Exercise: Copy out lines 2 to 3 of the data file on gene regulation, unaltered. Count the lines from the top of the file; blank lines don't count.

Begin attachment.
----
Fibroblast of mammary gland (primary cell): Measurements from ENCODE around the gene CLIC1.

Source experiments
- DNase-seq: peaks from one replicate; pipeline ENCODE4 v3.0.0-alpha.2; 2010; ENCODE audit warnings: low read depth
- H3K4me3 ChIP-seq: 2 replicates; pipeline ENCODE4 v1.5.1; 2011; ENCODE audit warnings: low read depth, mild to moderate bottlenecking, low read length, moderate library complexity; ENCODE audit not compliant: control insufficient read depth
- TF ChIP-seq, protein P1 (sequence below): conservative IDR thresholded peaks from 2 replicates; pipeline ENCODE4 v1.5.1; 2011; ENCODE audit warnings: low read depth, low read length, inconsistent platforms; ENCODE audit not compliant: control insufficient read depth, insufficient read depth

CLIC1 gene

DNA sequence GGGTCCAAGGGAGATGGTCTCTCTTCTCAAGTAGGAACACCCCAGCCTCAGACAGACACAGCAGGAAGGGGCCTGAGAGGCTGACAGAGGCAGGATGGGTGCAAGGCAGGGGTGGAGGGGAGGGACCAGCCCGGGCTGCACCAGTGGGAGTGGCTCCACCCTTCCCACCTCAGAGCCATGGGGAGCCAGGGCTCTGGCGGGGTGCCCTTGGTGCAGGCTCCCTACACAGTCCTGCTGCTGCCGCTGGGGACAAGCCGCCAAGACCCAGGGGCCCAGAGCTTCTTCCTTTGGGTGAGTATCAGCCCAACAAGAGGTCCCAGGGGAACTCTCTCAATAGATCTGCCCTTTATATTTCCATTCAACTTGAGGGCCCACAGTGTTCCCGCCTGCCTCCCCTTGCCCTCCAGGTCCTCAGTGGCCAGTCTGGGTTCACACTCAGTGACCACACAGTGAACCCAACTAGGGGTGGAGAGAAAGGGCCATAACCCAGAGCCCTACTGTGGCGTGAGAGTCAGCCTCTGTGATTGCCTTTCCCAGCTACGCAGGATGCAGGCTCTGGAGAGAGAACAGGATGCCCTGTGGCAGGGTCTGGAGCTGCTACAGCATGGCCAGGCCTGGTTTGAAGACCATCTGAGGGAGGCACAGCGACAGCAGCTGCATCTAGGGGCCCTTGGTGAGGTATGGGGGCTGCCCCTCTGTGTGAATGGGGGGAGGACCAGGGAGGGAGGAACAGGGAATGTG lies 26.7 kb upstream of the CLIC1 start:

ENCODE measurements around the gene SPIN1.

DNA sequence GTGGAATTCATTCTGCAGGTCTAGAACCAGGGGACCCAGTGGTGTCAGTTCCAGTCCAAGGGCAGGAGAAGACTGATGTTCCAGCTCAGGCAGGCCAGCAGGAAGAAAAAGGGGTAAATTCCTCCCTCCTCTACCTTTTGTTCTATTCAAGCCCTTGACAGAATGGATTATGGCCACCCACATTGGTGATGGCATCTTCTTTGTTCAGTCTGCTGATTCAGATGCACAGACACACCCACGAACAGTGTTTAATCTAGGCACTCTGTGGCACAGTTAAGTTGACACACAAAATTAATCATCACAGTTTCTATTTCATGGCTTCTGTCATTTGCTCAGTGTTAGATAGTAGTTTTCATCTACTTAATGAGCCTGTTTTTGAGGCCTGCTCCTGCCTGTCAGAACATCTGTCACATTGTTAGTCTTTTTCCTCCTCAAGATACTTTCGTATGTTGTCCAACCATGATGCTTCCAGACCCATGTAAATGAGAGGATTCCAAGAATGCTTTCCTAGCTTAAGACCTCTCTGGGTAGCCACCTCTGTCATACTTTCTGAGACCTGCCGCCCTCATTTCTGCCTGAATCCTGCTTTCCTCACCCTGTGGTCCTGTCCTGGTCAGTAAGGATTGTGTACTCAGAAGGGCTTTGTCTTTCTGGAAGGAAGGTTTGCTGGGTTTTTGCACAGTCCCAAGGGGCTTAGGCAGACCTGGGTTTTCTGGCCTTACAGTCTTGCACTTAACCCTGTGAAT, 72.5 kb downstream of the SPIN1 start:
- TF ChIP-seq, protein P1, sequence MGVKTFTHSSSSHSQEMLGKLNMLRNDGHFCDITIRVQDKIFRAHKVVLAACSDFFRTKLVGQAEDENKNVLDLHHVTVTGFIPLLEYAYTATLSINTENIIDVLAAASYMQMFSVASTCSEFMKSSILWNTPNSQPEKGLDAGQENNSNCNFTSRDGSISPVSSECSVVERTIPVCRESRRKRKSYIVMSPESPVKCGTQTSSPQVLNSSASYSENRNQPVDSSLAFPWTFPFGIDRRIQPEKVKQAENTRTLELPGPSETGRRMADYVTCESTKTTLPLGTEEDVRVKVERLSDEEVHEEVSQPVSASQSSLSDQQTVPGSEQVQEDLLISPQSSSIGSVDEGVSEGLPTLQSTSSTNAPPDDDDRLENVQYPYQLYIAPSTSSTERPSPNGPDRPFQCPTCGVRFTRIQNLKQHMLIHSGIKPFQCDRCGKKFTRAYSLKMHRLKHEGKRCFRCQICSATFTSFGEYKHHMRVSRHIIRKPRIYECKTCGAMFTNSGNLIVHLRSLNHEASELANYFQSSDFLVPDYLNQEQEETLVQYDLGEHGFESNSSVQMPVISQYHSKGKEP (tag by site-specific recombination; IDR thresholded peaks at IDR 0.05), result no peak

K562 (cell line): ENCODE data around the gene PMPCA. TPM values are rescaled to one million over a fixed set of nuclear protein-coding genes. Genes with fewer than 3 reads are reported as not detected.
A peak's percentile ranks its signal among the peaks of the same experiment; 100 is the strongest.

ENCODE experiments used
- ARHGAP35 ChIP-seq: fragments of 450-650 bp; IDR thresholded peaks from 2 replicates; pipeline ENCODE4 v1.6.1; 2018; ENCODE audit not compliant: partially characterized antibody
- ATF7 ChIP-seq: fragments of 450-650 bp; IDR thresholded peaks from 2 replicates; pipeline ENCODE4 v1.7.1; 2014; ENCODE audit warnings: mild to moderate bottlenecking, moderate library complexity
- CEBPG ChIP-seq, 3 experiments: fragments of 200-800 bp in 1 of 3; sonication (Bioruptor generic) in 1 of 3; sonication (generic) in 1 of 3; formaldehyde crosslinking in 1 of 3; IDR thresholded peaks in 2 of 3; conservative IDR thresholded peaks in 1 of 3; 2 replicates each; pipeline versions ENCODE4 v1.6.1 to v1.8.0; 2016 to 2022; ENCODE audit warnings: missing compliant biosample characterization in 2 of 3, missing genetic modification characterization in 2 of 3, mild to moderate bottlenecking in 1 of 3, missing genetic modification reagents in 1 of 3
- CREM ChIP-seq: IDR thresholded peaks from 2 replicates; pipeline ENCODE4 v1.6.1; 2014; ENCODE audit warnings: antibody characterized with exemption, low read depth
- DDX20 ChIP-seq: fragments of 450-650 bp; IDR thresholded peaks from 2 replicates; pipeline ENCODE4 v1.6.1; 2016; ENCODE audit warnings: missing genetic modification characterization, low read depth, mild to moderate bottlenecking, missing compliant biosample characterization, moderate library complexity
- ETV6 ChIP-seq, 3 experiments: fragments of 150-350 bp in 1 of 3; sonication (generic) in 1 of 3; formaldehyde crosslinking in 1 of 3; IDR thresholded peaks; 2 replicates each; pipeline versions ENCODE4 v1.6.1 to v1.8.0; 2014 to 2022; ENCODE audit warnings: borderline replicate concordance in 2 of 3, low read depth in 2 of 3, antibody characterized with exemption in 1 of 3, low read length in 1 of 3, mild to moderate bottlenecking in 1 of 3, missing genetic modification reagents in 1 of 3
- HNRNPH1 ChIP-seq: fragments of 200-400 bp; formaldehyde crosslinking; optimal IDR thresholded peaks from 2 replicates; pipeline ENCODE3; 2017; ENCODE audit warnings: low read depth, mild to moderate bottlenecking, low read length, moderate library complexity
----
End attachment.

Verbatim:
Source experiments
- DNase-seq: peaks from one replicate; pipeline ENCODE4 v3.0.0-alpha.2; 2010; ENCODE audit warnings: low read depth